The top safety rating will make the new Holden Barina one of the safest vehicles in the light car class when it goes on sale in Australia in October, making the Barina’s past poor safety reputation a distant memory.
When Holden switched from the European-sourced Barina to the rebadged Daewoo Kalos late in 2005, the vehicle’s ANCAP safety rating plummeted to a disappointing two stars. Sold between 2005 and 2007, the South Korean-sourced Barina had optional ABS and was not available with more than airbags.
In 2008, the current Holden Barina achieved an improved four-star rating thanks to the addition of side airbags and ABS, although it is still not available with electronic stability control (ESC).
The Barina Spark, launched in Australia in 2010, also achieves a four-star rating and comes standard with four airbags, ABS, EBD and ESC.
The all-new Barina, to be sold in five-door hatch and four-door sedan body styles, comes standard with six airbags (dual front, side and curtains), ESC and seatbelt reminders for all five occupants.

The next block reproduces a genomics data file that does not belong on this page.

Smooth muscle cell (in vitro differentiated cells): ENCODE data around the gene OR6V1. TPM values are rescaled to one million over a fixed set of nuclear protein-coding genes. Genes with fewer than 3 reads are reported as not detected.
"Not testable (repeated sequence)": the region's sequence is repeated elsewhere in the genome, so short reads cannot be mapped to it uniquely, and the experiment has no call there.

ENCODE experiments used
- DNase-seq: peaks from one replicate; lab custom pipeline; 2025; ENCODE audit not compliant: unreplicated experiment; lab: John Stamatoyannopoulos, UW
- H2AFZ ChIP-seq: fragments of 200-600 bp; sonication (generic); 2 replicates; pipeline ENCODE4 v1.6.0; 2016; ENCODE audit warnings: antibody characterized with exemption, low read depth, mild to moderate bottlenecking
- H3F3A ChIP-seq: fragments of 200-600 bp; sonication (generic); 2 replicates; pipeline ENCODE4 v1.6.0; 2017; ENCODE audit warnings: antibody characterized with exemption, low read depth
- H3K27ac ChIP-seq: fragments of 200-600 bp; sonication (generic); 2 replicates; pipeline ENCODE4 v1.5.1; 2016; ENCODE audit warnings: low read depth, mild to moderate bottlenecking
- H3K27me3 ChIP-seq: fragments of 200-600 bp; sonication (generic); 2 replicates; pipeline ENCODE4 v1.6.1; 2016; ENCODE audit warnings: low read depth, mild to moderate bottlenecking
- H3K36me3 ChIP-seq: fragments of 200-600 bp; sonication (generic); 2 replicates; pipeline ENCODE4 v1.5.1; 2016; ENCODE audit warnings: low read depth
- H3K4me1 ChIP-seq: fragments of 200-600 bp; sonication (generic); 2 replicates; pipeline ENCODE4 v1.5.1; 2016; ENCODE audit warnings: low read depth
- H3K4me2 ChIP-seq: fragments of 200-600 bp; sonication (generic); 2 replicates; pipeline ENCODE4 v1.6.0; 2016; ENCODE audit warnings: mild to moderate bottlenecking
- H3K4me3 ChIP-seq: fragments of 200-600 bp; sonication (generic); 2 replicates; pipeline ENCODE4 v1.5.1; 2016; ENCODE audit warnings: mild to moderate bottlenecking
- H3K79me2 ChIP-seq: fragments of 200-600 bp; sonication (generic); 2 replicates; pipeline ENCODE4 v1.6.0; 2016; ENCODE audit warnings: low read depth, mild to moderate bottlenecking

Of the 10 vehicles tested by Euro NCAP in the latest round, the Kia Picanto was the only one not to achieve a five-star rating.
Euro NCAP secretary general, Michael van Ratingen, said as Kia had made the “surprising” decision not to make ESC standard across the Picanto range in Europe, it was given a four-star rating.
“In 2011, consumers should expect this critical safety equipment to be part of any offering regardless of the car size or price,” Mr van Ratingen said.
The Chevrolet Orlando, Citroen DS5 and Opel/Vauxhall Ampera also achieved a five-star safety rating.
[gallery order="DESC" columns="4" orderby="title"]